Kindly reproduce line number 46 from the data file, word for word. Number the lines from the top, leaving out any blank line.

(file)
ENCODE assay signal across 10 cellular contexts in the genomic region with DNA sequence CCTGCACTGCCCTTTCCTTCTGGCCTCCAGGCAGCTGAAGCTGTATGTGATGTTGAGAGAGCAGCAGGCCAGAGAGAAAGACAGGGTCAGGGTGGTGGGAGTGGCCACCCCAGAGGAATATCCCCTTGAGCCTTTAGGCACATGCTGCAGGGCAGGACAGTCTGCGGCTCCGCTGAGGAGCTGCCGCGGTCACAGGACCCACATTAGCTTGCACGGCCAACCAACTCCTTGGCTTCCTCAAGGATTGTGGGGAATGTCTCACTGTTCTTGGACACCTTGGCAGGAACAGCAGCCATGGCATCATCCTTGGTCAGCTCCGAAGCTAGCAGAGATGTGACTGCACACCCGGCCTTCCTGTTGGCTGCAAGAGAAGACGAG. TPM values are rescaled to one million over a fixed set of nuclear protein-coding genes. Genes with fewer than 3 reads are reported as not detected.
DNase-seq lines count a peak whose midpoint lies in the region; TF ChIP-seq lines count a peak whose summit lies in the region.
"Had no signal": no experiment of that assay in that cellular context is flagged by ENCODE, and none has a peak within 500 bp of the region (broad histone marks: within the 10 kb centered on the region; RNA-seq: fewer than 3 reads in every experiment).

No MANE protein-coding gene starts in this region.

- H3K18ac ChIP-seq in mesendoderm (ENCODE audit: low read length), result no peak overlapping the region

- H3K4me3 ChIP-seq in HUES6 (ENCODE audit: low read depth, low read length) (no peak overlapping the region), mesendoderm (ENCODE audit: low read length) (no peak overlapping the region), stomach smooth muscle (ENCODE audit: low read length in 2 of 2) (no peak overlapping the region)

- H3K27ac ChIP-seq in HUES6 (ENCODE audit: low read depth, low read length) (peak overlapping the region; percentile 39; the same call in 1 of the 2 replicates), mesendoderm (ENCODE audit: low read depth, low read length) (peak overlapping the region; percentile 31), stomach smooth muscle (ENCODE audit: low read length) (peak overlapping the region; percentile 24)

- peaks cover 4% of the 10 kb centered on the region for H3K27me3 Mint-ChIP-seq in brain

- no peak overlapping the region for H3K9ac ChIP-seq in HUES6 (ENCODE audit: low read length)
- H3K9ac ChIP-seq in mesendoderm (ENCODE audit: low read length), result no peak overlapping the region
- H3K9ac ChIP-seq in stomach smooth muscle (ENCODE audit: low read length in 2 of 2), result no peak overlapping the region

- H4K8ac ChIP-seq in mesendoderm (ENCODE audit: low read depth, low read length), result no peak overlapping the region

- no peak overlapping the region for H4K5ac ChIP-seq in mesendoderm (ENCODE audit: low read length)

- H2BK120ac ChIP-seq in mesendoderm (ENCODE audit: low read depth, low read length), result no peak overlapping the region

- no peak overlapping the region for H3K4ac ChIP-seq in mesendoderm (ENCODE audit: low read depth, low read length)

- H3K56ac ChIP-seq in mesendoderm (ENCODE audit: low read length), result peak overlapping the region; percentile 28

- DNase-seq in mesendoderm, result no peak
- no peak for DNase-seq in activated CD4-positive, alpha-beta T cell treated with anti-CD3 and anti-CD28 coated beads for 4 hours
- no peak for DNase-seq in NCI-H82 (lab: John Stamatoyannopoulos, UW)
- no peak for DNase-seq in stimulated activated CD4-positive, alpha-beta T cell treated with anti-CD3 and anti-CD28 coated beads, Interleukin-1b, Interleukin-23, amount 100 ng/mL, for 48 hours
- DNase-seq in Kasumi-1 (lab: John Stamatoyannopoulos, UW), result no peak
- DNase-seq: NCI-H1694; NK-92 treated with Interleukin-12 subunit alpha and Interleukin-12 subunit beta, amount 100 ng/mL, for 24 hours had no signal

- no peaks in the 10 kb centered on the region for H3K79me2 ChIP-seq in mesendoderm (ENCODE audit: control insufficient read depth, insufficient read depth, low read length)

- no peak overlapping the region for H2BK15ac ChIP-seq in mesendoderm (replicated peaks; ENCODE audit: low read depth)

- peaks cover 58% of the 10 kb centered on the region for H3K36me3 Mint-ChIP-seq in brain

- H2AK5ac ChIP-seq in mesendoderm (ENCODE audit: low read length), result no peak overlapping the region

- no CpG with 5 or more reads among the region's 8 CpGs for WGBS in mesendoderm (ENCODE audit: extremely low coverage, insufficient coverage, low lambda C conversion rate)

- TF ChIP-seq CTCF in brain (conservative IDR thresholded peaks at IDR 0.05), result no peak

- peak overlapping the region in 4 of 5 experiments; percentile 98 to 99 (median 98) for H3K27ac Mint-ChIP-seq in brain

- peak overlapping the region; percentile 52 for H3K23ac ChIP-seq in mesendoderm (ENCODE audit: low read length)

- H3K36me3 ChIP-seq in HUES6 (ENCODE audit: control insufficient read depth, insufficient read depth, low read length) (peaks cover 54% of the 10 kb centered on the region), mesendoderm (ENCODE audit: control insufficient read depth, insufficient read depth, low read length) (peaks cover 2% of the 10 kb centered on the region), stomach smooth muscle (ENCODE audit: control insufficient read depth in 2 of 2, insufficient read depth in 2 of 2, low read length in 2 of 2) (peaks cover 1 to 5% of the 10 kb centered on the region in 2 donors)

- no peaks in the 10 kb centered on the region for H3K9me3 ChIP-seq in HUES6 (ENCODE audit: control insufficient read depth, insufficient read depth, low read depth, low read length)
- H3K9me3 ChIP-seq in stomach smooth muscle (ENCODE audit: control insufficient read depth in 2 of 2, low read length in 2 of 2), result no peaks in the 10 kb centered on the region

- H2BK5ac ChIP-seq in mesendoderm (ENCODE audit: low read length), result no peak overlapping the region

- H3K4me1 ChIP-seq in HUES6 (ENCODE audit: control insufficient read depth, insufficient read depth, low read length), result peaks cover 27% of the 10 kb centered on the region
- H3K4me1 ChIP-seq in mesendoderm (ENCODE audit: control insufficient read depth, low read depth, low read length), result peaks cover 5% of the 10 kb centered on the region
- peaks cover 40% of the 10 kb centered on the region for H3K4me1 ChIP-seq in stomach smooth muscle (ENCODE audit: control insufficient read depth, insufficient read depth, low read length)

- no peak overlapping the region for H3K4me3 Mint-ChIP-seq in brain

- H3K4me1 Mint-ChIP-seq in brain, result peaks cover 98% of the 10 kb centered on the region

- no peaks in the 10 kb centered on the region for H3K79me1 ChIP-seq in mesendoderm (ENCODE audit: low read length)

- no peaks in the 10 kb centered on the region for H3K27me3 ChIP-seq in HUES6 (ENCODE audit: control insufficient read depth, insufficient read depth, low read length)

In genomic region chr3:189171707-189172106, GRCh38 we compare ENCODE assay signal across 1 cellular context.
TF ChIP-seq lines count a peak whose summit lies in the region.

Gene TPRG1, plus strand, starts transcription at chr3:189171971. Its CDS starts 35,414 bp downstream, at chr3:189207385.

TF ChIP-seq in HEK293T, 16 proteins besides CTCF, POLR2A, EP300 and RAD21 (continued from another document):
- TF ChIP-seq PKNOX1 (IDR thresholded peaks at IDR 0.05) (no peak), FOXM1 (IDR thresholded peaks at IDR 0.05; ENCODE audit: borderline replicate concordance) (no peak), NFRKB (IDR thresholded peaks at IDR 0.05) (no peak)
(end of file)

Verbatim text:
- TF ChIP-seq PKNOX1 (IDR thresholded peaks at IDR 0.05) (no peak), FOXM1 (IDR thresholded peaks at IDR 0.05; ENCODE audit: borderline replicate concordance) (no peak), NFRKB (IDR thresholded peaks at IDR 0.05) (no peak)